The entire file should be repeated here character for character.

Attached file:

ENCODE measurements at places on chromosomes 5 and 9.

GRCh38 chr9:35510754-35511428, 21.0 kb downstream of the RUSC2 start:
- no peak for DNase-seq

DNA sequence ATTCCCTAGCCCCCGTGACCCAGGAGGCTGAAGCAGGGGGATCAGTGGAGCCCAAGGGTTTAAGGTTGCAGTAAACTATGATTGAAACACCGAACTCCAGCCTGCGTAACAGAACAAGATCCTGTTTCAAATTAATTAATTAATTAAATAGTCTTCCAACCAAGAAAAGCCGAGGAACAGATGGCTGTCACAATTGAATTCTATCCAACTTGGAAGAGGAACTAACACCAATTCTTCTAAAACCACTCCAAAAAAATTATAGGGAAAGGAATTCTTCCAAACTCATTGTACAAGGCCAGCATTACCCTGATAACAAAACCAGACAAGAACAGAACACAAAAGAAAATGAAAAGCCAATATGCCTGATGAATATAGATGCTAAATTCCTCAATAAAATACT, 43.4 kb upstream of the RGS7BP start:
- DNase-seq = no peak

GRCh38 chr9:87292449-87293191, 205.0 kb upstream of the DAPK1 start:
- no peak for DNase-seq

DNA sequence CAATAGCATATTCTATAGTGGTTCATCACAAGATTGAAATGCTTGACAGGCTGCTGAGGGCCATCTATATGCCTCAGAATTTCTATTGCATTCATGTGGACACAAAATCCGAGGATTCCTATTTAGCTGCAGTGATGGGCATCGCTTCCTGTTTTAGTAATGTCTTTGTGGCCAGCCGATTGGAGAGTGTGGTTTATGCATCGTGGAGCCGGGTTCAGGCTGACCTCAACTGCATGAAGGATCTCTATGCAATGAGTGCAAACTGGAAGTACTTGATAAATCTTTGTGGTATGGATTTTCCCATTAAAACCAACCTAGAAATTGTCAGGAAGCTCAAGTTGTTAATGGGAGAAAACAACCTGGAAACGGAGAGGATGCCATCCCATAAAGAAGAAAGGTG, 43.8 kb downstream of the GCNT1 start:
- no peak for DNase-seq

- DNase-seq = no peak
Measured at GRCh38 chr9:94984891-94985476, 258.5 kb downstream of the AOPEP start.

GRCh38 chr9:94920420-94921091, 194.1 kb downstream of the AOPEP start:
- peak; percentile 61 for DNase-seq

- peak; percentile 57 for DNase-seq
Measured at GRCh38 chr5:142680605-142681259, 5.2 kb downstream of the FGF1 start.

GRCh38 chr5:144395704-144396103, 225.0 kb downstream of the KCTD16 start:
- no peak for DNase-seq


ENCODE measurements at places on chromosomes 5 and 9.

GRCh38 chr9:35510754-35511428, 21.0 kb downstream of the RUSC2 start:
- no peak for DNase-seq

DNA sequence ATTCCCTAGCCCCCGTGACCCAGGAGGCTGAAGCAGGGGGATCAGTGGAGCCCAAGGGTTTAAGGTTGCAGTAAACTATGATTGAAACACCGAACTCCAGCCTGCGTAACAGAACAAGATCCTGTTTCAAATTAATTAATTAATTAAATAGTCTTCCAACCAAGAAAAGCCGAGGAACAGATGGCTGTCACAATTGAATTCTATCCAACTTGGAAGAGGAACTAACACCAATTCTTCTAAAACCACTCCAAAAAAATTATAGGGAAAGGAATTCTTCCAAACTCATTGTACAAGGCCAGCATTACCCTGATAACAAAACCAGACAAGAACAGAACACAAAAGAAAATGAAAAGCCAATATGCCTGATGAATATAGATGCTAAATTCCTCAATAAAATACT, 43.4 kb upstream of the RGS7BP start:
- DNase-seq = no peak

GRCh38 chr9:87292449-87293191, 205.0 kb upstream of the DAPK1 start:
- no peak for DNase-seq

DNA sequence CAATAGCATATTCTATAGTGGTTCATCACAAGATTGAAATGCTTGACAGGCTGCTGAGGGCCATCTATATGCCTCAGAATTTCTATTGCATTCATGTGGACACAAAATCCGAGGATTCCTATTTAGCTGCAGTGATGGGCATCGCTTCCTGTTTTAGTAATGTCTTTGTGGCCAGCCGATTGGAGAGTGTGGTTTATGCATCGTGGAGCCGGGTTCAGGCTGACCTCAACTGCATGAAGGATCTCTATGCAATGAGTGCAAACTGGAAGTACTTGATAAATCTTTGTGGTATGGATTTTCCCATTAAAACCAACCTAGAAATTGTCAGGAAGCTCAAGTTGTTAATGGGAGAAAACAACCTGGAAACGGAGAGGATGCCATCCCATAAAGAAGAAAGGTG, 43.8 kb downstream of the GCNT1 start:
- no peak for DNase-seq

- DNase-seq = no peak
Measured at GRCh38 chr9:94984891-94985476, 258.5 kb downstream of the AOPEP start.

GRCh38 chr9:94920420-94921091, 194.1 kb downstream of the AOPEP start:
- peak; percentile 61 for DNase-seq

- peak; percentile 57 for DNase-seq
Measured at GRCh38 chr5:142680605-142681259, 5.2 kb downstream of the FGF1 start.

GRCh38 chr5:144395704-144396103, 225.0 kb downstream of the KCTD16 start:
- no peak for DNase-seq